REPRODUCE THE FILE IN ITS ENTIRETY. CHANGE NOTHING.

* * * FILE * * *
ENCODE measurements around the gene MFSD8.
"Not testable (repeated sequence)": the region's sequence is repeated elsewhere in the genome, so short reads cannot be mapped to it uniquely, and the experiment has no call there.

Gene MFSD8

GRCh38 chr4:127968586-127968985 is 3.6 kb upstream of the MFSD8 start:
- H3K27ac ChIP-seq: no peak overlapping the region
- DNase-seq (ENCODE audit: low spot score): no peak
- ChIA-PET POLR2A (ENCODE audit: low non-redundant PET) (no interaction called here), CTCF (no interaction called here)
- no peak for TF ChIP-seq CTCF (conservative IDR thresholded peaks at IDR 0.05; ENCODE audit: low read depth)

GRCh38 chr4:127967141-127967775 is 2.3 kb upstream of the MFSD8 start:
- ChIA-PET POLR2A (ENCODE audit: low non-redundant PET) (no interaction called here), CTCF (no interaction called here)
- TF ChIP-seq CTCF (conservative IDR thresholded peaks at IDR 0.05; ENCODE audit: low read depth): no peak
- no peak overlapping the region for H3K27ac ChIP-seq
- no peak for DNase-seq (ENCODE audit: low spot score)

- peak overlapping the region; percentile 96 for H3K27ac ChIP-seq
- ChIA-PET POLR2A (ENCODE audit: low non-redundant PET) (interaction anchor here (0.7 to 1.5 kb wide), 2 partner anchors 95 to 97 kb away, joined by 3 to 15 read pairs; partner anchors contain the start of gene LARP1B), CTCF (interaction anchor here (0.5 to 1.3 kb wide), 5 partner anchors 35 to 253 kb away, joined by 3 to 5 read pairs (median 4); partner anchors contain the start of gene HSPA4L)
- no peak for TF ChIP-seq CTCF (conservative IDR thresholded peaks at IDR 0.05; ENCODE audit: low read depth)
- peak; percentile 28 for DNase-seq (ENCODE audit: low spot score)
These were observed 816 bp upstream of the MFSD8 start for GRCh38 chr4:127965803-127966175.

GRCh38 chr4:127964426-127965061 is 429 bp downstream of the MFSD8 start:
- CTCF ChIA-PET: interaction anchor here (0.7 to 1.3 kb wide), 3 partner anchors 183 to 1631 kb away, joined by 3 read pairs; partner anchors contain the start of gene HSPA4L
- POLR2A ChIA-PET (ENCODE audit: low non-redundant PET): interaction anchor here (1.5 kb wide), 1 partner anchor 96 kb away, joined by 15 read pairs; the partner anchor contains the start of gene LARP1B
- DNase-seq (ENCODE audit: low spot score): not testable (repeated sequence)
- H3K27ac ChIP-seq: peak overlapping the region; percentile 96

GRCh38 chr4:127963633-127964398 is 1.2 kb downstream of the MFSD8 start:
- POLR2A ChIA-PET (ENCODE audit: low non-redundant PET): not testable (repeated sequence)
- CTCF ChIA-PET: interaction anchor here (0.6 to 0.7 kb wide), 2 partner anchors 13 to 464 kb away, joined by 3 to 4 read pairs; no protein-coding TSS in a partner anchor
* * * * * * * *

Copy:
ENCODE measurements around the gene MFSD8.
"Not testable (repeated sequence)": the region's sequence is repeated elsewhere in the genome, so short reads cannot be mapped to it uniquely, and the experiment has no call there.

Gene MFSD8

GRCh38 chr4:127968586-127968985 is 3.6 kb upstream of the MFSD8 start:
- H3K27ac ChIP-seq: no peak overlapping the region
- DNase-seq (ENCODE audit: low spot score): no peak
- ChIA-PET POLR2A (ENCODE audit: low non-redundant PET) (no interaction called here), CTCF (no interaction called here)
- no peak for TF ChIP-seq CTCF (conservative IDR thresholded peaks at IDR 0.05; ENCODE audit: low read depth)

GRCh38 chr4:127967141-127967775 is 2.3 kb upstream of the MFSD8 start:
- ChIA-PET POLR2A (ENCODE audit: low non-redundant PET) (no interaction called here), CTCF (no interaction called here)
- TF ChIP-seq CTCF (conservative IDR thresholded peaks at IDR 0.05; ENCODE audit: low read depth): no peak
- no peak overlapping the region for H3K27ac ChIP-seq
- no peak for DNase-seq (ENCODE audit: low spot score)

- peak overlapping the region; percentile 96 for H3K27ac ChIP-seq
- ChIA-PET POLR2A (ENCODE audit: low non-redundant PET) (interaction anchor here (0.7 to 1.5 kb wide), 2 partner anchors 95 to 97 kb away, joined by 3 to 15 read pairs; partner anchors contain the start of gene LARP1B), CTCF (interaction anchor here (0.5 to 1.3 kb wide), 5 partner anchors 35 to 253 kb away, joined by 3 to 5 read pairs (median 4); partner anchors contain the start of gene HSPA4L)
- no peak for TF ChIP-seq CTCF (conservative IDR thresholded peaks at IDR 0.05; ENCODE audit: low read depth)
- peak; percentile 28 for DNase-seq (ENCODE audit: low spot score)
These were observed 816 bp upstream of the MFSD8 start for GRCh38 chr4:127965803-127966175.

GRCh38 chr4:127964426-127965061 is 429 bp downstream of the MFSD8 start:
- CTCF ChIA-PET: interaction anchor here (0.7 to 1.3 kb wide), 3 partner anchors 183 to 1631 kb away, joined by 3 read pairs; partner anchors contain the start of gene HSPA4L
- POLR2A ChIA-PET (ENCODE audit: low non-redundant PET): interaction anchor here (1.5 kb wide), 1 partner anchor 96 kb away, joined by 15 read pairs; the partner anchor contains the start of gene LARP1B
- DNase-seq (ENCODE audit: low spot score): not testable (repeated sequence)
- H3K27ac ChIP-seq: peak overlapping the region; percentile 96

GRCh38 chr4:127963633-127964398 is 1.2 kb downstream of the MFSD8 start:
- POLR2A ChIA-PET (ENCODE audit: low non-redundant PET): not testable (repeated sequence)
- CTCF ChIA-PET: interaction anchor here (0.6 to 0.7 kb wide), 2 partner anchors 13 to 464 kb away, joined by 3 to 4 read pairs; no protein-coding TSS in a partner anchor